It’s been a decade since the financial crisis but the impact continues to be “substantial” - especially for those people born in the 1980s.
There is a lot of discussion around the impact of the recession on young people but those now aged 30 - 39 are actually worst hit, missing out on £2,100 a year as a result of a 7.2% slump in wages compared with a 10 years ago, according to new analysis by the Institute for Fiscal Studies for the BBC.
That’s the cost of a new car, a swanky holiday, or could add up to become a sizeable chunk of deposit for a mortgage.
“In the recession and immediate aftermath those leaving education suffered more in terms of their employment prospects and how much they were earning than older workers,” Jonathan Cribb, the report author, told HuffPost UK.
At the time of the financial crisis in 2008, the average wage was £24,100 but in 2017 it was just £23,300. Meanwhile, the cost of living continues to increase, squeezing consumers and meaning they are worse off in real terms.
Cribb said there was also indication that people during the recession switched jobs less, possibly as a result of avoiding risking job insecurity. This in turn could suggest that people were less likely to push for pay rises and promotions.
The average person in the UK meanwhile is £800 a year worse off than they were before the recession, with people in their 20s experience 5% lower wages and those in their 60s who are still in work experiencing a drop of just 0.7%.
Professor John Hills from the London School of Economics, another expert, told HuffPost UK the effects of the recession were still being felt today particularly in the wealth difference between age groups.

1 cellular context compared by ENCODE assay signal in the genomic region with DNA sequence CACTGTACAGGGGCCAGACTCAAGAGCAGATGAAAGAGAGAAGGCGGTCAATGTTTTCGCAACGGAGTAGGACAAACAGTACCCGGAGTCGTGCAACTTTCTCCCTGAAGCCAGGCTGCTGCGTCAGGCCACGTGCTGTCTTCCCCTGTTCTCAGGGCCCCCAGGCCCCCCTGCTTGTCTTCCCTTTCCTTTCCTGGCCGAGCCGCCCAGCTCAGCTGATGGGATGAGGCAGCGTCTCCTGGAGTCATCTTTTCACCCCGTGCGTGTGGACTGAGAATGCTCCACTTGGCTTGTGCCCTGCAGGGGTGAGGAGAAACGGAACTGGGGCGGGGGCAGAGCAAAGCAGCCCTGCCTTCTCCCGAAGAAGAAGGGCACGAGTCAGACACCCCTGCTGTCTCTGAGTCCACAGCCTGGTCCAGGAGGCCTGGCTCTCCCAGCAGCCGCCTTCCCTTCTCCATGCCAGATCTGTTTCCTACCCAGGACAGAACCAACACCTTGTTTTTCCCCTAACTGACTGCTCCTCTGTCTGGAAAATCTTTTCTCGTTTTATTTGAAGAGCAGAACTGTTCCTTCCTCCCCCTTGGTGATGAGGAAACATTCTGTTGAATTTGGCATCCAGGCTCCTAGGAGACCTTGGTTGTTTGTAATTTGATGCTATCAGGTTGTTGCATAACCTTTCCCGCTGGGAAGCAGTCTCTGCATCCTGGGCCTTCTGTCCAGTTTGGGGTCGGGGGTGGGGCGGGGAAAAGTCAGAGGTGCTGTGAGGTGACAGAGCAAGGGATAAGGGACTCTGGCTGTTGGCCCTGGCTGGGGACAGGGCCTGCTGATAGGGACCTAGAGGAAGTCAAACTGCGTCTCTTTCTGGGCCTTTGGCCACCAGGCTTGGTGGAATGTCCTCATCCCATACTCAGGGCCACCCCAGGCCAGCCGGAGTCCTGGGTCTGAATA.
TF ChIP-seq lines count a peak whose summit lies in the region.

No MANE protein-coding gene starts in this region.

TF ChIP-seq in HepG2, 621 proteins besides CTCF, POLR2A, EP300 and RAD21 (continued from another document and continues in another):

He said that people aged 60 today were a lot better well off than someone aged 30 because they had earned comparatively more and were able to buy property and other assets far more cheaply.
The gap is now “far greater” than it was, he said, with a wealth gap of £364,000 between older and younger people that was “pretty well impossible” to fix.
“As far as the impact of the recession is concerned, it was a big mistake to be born in the 1980s. What’s rather alarming about this research today is that the relative fall behind seems to be lasting into people’s 30s,” he told HuffPost UK.
As a result, people born in the 80s were increasingly needing to rely on their parents and grandparents to get on the housing ladder - creating a bit of a “lottery” in terms of whether they could afford to help.
“It matters more and more who your parents and grandparents are as to whether you will be able to build assets through your life,” he said. “What younger people can now save simply isn’t enough.”